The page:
Labor--getting it, paying for it, retaining it, and profiting on the backs of it--grabbed most of new residential construction's headlines this year. Not without good reason.
But two other "L" words played, and will continue share equal--if not higher--billing in the 2014 through 2017 drama that's unfolding, as housing lunges and flops toward a new normal equilibrium.
They are lots and loans.
Labor and lots are two of the three critical resources housing must keep access to for viable, thriving sustenance (the other being "loans"). They're the housing ecosystem's equivalent of air, water, and warmth, necessities for a home to stay viable. They're how Housing, writ large, and its divisible parts, define resilience. Yet, they're always in flux, at issue, and, currently, in a state of limbo.
Each pretends to behave according to free enterprise market rules. However, masking both access to trade and subcontractor crews and residential building sites is layer upon layer of asymmetry, giving the advantage of knowledge and ultimate edge in most transactions to sellers.
Oh, but yes, very early on in housing recovery cycles, buyers of labor and acquirers of land may be in the drivers' seat. The move from Zero to Stage One may put builders with cash at a significant advantage over both land sellers and contract labor. But, as soon as the engines kick on, pffft, there goes the edge.
At issue here is this. The market--to date--has been largely inefficient at introducing a wave of low-priced new homes into the mix of for-sale inventory. This traces back to the challenge new residential developers and builders face in accessing their three vital resources for viability--lots, labor, and loans.
Outlier performers--ones who are exceptional at securing and deploying capital, crews, and a lot pipeline--are Darwinian winners. Others fall into the vortex of knowledge asymmetries--where the sellers, the lenders, and the contractors use their inside intelligence on what a foot of frontage is worth, what a dollar of invested capital should yield, and what a framer should cost per unit, to leave buyers, borrowers, and hirers to twist in the wind.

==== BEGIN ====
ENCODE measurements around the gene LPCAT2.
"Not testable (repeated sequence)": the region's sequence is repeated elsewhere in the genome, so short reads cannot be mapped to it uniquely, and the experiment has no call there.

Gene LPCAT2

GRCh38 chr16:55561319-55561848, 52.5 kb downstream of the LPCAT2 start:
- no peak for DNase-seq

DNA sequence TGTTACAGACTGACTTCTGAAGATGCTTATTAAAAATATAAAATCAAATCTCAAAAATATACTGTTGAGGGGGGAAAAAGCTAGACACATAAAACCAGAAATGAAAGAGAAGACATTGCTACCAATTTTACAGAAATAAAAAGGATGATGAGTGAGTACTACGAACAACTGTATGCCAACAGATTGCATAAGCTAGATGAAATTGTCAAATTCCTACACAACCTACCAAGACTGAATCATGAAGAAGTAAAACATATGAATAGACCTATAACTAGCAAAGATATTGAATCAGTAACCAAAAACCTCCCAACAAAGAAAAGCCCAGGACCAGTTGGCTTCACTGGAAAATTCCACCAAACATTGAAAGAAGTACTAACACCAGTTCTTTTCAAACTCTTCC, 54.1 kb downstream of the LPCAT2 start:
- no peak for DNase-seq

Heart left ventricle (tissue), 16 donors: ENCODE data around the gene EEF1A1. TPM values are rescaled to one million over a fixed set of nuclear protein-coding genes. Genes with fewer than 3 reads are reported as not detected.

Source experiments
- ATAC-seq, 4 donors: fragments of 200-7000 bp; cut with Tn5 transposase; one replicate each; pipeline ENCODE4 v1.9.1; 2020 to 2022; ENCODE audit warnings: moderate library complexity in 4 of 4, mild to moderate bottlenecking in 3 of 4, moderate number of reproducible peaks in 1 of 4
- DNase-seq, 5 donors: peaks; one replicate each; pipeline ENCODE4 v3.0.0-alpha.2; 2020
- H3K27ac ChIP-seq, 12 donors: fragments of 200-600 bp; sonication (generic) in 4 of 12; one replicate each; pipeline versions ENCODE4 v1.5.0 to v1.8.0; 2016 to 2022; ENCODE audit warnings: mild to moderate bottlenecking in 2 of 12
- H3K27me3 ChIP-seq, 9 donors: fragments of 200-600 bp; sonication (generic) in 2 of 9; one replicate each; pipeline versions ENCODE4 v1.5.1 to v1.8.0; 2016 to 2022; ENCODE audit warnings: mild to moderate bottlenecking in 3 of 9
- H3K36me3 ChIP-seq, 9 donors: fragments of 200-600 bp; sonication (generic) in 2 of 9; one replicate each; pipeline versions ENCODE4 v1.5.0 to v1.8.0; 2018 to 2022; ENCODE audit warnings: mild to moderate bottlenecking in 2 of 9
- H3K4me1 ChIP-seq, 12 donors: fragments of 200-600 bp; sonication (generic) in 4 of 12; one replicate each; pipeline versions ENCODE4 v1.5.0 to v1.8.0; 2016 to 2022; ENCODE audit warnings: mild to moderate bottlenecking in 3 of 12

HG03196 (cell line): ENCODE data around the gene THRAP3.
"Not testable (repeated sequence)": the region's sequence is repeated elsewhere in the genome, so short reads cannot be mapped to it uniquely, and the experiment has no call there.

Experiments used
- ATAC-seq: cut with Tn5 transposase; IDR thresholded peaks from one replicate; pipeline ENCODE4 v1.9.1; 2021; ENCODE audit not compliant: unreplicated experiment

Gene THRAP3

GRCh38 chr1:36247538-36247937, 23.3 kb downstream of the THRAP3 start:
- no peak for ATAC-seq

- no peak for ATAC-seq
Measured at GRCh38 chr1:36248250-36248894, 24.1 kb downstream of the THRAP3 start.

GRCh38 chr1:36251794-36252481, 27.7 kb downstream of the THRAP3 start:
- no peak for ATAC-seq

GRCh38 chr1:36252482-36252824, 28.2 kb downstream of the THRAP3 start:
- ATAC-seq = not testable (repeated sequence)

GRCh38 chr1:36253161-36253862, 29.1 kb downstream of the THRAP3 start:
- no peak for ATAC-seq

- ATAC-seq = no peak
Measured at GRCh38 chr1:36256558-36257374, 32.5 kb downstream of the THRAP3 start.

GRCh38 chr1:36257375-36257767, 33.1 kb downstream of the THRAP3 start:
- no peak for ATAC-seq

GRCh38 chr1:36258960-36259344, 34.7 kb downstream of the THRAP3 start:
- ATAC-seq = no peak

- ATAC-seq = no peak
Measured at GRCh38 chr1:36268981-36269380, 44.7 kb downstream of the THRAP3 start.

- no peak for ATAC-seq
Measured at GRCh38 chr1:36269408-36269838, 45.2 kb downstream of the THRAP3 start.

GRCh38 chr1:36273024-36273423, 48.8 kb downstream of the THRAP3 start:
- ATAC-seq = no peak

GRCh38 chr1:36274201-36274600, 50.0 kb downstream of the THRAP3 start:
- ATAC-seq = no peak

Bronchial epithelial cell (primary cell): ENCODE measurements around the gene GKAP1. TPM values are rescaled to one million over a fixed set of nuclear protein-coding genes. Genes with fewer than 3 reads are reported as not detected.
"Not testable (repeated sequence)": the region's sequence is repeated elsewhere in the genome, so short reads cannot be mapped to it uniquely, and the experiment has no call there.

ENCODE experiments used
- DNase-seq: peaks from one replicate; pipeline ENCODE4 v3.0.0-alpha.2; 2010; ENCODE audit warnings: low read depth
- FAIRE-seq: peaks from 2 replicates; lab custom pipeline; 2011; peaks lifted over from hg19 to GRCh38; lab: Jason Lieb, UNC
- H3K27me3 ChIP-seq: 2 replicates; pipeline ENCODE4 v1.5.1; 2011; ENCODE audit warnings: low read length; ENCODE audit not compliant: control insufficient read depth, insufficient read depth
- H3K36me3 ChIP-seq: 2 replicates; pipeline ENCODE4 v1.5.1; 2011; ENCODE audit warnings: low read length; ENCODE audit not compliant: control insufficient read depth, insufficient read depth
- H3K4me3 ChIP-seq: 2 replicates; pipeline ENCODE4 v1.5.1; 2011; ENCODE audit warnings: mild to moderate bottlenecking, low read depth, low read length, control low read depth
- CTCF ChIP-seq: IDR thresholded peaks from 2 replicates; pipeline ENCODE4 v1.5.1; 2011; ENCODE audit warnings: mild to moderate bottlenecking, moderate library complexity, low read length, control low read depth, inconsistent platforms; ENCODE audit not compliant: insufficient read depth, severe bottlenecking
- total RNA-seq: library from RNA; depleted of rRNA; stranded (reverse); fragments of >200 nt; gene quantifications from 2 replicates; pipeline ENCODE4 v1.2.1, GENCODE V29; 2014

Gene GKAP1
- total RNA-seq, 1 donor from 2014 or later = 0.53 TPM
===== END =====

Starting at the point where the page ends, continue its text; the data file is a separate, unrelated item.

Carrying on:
A must-read for insight into what's really going on behind the headlines about home building's labor capacity constraints is Barry LePatner's "Broken Buildings, Busted Budgets, How to Fix America's Trillion-Dollar Construction Industry," (University of Chicago Press).
What comes through in LePatner's analysis is the notion that the free market for construction labor, as such, is an illusion. So, too, is the free market for access to building lots and acquisition, construction, and development loans.
In each case, complexities, regulations, legacy practices, hidden agendas, and out-and-out tactics of deceit and deception may be at work. The "buyers"--in this case home builders and developers--as often as not, don't know what they don't know about what their dollars should pay for when it comes to labor, lots, and loans.
This makes life fascinating for those of us who live in this space as observers. We can surmise that firms and organizations whose cultures and processes are resilient--i.e. capable of securing and availing of ongoing access to labor, lots, and loans--will withstand the latest barrage of headwinds and uncertainties. Others, however, may not survive this kind of recovery.